I don't know if your MPPT controller also charges batteries or if it puts out 230VAC. You need something capable of delivering 180 watts continuous at 230VAC from the batteries. The motors may have a starting current higher than 90 watts, so it is probably necessary to get at least 400 watts.

    Your panel puts out 260 watts. Assuming that you get at least 3 hours of bright sun a day, you can easily get 375 watt hours of energy from that panel to recharge the battery in one day after 5 days of use.

    I hope this gives you a good start. Please keep asking questions. You also want to find the specifications for your MPPT controller, then start looking for a charger/inverter in the 400 to 500 watt range.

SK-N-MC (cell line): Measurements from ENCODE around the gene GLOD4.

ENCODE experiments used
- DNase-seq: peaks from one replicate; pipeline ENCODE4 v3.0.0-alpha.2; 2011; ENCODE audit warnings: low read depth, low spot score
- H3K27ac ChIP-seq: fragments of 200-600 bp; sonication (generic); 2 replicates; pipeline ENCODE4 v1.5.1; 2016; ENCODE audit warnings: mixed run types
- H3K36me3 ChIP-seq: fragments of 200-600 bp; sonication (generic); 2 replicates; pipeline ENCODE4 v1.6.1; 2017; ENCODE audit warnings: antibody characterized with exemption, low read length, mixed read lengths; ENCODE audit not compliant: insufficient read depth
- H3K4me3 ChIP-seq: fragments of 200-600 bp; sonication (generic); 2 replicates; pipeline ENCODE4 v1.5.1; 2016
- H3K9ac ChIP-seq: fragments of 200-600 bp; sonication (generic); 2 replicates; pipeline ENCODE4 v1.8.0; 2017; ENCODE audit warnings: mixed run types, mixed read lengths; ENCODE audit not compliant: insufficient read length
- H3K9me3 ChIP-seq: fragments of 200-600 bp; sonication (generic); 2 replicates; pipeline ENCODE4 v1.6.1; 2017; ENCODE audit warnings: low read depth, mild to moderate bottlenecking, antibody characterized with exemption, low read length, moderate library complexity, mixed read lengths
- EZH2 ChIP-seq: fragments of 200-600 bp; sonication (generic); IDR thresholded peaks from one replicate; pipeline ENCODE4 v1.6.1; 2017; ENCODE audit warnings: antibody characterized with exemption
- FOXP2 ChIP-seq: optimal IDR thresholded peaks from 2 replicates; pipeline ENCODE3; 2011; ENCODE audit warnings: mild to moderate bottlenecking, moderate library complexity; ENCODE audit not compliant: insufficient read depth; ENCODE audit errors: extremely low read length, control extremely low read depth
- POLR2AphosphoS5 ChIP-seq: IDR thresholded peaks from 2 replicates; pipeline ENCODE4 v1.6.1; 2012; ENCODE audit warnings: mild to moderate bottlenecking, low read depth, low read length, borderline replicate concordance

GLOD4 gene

7kW Roof PV, APsystems QS1 micros, Nissan Leaf EV

    Comment


    • #3
      Thanks Bob for your detailed breakdown, as we are in Ireland we get alot of cloudy days so I know I'll have to take that into account when calculating the daylight hours of sun. The mppt controller is an epever 20amp which is 12/24v . If I connect a 12v 400/500 watt inverter will it still trip out when the controller starts to put over 14.5v into the batteries on a good day? Or how do I avoid overvoltage tripping out the inverter?

      I had a12v 1500w inverter and I connected it to a 180amp hr battery which I had charging from the panel. On a cloudy day it is OK but when the panel starts to increase its output and the controller goes above the inverters rated overvoltage of (from memory) around 14.5v the inverter trips out.
      Obviously I need to get this sized correctly before I build this on site.

      Many thanks